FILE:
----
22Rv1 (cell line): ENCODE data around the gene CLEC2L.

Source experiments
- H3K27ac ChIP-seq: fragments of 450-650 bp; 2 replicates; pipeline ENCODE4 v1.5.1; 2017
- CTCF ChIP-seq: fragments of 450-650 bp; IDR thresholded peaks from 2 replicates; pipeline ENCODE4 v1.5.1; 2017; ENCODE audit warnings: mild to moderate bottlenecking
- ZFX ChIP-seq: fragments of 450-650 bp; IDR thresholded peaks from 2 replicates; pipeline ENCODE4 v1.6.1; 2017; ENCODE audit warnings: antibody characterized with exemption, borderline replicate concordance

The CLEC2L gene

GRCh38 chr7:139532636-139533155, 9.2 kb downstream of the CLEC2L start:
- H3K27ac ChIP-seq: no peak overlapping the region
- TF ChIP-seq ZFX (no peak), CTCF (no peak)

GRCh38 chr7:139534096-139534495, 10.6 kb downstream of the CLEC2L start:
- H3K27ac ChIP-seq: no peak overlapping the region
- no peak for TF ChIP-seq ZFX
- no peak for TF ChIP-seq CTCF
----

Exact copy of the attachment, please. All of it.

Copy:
22Rv1 (cell line): ENCODE data around the gene CLEC2L.

Source experiments
- H3K27ac ChIP-seq: fragments of 450-650 bp; 2 replicates; pipeline ENCODE4 v1.5.1; 2017
- CTCF ChIP-seq: fragments of 450-650 bp; IDR thresholded peaks from 2 replicates; pipeline ENCODE4 v1.5.1; 2017; ENCODE audit warnings: mild to moderate bottlenecking
- ZFX ChIP-seq: fragments of 450-650 bp; IDR thresholded peaks from 2 replicates; pipeline ENCODE4 v1.6.1; 2017; ENCODE audit warnings: antibody characterized with exemption, borderline replicate concordance

The CLEC2L gene

GRCh38 chr7:139532636-139533155, 9.2 kb downstream of the CLEC2L start:
- H3K27ac ChIP-seq: no peak overlapping the region
- TF ChIP-seq ZFX (no peak), CTCF (no peak)

GRCh38 chr7:139534096-139534495, 10.6 kb downstream of the CLEC2L start:
- H3K27ac ChIP-seq: no peak overlapping the region
- no peak for TF ChIP-seq ZFX
- no peak for TF ChIP-seq CTCF